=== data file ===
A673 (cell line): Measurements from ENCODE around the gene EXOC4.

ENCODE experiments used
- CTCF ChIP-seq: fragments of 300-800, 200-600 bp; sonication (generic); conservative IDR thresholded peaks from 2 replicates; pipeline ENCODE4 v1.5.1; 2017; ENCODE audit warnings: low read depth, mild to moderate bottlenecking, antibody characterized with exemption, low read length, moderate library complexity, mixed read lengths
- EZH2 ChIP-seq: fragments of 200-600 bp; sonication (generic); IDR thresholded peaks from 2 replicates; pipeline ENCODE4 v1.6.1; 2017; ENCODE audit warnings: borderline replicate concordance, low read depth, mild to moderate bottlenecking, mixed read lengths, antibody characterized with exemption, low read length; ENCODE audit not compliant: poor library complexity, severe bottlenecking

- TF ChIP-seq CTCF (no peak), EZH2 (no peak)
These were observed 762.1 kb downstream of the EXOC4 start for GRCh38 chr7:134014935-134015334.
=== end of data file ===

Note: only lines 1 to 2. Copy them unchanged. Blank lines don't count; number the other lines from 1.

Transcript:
A673 (cell line): Measurements from ENCODE around the gene EXOC4.

ENCODE experiments used